14 Feb 2019

Reserve Bank predicts KiwiBuild will crowd out private building, progress slowly

5:18 pm on 14 February 2019

The Reserve Bank has sounded a warning that the government's KiwiBuild programme is likely to crowd out other private house building, because the construction industry simply doesn't have enough capacity.

New housing in Upper Hutt.

Photo: RNZ / Alexander Robertson

It's also predicting a "very slow" start to the government's flagship programme, with between 7000 and 14,000 homes being built in the next three years.

As part of its analysis of monetary policy, the Bank has looked at the KiwiBuild programme.

The original government targets were to have a thousand homes built by July, 10,000 by 2020/2021, and 12,000 each year after that.

Those interim targets have now been scrapped but the government is still committed to building 100,000 homes within 10 years.

Reserve Bank Governor Adrian Orr told MPs on Parliament's Finance and Expenditure committee this morning KiwiBuild would need time to fully pick up momentum.

Reserve Bank Governor Adrian Orr

Reserve Bank Governor Adrian Orr. Photo: RNZ / Jane Patterson

"It will be a very slow start, which it has proved to be, we haven't had to change our forecasts much over the last six months," Mr Orr said.

The Reserve Bank report said the sector was struggling to find enough skilled and non-skilled labour to meet demand.

"Capacity constraints are restricting firms' ability to meet that demand.

"The ability of the construction sector to build additional houses therefore depends on whether these constraints can be eased."

That meant resources were limited, which could impact on private investment, Mr Orr.

"It would crowd out resources if you're chasing for land building activity etc then you have compete to build KiwiBuild versus something else", he told MPs.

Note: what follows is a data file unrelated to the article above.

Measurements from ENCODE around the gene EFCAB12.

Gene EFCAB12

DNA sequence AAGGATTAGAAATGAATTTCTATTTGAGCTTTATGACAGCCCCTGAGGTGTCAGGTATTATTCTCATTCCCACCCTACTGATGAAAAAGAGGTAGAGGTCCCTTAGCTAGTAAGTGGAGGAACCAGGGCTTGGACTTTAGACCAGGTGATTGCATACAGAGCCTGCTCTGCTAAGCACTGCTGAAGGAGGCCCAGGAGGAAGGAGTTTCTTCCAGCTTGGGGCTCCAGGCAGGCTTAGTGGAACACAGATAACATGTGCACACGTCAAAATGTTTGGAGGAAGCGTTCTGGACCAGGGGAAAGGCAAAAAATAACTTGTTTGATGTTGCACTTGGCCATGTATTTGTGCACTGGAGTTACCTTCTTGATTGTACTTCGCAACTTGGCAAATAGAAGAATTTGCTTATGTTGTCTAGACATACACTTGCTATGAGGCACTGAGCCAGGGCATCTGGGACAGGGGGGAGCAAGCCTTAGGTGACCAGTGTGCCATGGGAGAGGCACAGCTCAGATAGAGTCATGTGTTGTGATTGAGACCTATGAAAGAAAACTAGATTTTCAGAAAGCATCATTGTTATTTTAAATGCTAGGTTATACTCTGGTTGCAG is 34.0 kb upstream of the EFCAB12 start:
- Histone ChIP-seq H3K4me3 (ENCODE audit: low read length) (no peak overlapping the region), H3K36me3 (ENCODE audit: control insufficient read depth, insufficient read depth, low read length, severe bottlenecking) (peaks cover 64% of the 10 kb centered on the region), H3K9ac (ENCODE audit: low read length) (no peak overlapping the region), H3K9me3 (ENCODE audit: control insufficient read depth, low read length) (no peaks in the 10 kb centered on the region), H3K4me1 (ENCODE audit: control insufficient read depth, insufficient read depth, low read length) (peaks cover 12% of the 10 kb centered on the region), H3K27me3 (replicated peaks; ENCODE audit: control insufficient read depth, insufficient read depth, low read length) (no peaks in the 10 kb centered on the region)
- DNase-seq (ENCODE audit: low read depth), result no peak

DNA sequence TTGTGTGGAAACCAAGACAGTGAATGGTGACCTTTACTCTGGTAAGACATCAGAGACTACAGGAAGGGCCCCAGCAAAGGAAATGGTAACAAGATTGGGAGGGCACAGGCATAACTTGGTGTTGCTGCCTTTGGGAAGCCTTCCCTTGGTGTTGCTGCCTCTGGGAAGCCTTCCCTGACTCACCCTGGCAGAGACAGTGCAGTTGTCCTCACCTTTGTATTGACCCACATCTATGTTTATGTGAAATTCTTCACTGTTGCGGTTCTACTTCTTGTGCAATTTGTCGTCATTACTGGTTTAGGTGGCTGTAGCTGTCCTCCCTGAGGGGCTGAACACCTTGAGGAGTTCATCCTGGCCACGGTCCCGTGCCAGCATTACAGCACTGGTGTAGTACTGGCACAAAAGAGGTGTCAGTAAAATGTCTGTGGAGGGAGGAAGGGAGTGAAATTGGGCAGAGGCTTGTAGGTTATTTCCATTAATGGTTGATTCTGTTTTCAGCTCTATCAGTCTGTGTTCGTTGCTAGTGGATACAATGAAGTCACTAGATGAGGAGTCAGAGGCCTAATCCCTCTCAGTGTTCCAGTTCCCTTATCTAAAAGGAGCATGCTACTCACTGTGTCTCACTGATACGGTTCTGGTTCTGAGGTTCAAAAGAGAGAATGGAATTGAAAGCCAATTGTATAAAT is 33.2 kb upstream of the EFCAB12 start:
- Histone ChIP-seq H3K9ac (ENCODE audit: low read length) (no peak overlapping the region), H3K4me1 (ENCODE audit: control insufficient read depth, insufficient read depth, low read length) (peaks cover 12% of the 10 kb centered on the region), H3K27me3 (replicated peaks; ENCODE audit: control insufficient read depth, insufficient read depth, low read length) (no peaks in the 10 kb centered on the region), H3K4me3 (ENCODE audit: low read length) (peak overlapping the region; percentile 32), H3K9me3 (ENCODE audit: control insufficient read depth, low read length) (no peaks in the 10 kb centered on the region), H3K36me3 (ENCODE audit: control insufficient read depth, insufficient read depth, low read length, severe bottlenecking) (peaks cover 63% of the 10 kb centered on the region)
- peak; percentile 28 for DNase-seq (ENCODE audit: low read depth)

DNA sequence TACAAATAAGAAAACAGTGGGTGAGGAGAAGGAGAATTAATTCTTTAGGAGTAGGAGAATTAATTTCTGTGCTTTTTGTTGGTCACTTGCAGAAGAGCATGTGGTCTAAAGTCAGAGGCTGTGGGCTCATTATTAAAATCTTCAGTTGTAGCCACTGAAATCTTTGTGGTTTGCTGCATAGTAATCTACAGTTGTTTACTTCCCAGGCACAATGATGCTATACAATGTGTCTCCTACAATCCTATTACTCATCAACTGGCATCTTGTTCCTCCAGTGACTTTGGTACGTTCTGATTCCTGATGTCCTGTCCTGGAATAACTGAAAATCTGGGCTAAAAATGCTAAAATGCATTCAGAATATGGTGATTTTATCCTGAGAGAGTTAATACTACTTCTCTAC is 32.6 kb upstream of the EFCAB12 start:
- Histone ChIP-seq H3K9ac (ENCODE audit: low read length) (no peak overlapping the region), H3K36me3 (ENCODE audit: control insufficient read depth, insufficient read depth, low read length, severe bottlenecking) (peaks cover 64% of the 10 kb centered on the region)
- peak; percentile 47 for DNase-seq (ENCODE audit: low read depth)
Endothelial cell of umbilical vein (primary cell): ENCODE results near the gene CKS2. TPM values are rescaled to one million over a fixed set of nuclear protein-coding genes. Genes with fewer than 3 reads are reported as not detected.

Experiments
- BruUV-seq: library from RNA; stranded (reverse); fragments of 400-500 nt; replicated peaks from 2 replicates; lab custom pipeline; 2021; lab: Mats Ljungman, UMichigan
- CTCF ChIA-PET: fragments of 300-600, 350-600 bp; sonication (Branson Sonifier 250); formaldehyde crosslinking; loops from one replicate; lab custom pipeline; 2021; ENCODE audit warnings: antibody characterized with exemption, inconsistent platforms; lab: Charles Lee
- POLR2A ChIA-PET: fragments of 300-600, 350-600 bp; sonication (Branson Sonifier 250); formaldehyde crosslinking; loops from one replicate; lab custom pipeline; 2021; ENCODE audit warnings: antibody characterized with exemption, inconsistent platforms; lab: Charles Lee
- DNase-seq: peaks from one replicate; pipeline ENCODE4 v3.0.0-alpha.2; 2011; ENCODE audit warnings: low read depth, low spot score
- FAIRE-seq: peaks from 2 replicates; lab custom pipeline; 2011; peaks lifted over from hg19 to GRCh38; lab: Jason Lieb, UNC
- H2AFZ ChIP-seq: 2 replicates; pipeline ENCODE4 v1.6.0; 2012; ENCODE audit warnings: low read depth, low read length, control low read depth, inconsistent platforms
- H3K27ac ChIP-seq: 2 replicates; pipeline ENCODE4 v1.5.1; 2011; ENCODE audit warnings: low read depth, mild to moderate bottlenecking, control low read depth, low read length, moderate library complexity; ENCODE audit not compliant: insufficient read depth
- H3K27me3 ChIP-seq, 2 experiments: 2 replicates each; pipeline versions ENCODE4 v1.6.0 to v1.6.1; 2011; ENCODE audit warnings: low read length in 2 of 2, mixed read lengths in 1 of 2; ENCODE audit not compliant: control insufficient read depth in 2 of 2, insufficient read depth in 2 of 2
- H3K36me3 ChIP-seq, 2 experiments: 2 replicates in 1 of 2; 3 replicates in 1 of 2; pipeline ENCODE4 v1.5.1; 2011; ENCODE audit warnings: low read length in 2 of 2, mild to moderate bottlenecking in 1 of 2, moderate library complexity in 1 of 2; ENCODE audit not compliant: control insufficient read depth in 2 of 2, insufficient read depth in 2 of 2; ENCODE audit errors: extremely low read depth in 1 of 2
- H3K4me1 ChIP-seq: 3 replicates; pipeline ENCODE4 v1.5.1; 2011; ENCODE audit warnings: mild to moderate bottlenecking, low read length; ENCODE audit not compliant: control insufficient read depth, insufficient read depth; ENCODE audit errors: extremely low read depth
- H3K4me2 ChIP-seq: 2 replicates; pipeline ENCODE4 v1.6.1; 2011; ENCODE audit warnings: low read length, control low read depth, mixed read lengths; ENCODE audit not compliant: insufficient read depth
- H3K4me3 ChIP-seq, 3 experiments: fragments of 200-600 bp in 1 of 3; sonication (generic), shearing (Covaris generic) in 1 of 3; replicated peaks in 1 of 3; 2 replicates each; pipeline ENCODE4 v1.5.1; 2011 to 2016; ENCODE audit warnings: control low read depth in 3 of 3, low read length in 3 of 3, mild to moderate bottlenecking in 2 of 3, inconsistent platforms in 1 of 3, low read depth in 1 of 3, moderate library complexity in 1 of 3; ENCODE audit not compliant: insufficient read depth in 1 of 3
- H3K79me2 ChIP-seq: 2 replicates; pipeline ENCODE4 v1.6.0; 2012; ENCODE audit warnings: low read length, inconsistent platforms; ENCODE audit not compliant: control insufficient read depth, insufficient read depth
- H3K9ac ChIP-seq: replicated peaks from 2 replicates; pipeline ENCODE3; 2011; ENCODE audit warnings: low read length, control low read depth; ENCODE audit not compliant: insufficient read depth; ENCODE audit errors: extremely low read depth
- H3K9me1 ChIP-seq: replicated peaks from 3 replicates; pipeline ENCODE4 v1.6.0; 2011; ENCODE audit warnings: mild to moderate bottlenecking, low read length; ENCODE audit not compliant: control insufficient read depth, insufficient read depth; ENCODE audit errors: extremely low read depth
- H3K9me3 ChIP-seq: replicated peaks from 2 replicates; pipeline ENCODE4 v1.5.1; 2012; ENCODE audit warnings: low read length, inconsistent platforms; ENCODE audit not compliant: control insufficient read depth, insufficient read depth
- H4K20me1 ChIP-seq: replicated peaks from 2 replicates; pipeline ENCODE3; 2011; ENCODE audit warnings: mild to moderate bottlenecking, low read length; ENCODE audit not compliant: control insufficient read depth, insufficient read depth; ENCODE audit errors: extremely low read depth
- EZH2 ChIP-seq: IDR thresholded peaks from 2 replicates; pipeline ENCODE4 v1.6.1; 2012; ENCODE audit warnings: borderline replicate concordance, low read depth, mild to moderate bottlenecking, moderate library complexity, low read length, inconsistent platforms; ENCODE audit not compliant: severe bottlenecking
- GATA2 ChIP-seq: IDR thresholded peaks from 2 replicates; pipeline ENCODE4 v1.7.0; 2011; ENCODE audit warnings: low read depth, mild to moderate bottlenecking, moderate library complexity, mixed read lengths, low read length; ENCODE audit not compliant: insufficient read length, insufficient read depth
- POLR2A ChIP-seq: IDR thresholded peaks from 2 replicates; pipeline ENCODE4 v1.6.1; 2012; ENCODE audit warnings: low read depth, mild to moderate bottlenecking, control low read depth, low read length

According to the bank's estimates that would mean for every 100 KiwiBuild homes built, 50 to 70 houses would not be built elsewhere, Mr Orr said.

Judith Collins and Phil Twyford.

Judith Collins and Phil Twyford. Photo: RNZ / Rebekah Parsons-King

That could create a perverse effect, said National Party housing spokesperson Judith Collins.

"There could be a slow down in the supply of private dwellings built by private developers for Mum and Dad Kiwis, it's going to make it harder to buy houses not easier."

Housing Minister Phil Twyford said the Reserve Bank's estimates were just "one more projection" and that he was not "fussed all at" about them.

He agreed with the concerns about capacity constraints.

"We've inherited some real difficulties in the construction industry, it's both a lack of workforce, firms that have trouble scaling up, low productivity, lack of access to land."

But Ms Collins said they were problems that would have to be sorted if he was to hit his 10-year target.

"Just by saying we're going to get all of these extra houses, which Phil Twyford has promised, but without the resources, he's forgotten there's no shop we can go down to and buy a whole lot of builders or electricians, gibstoppers or plumbers."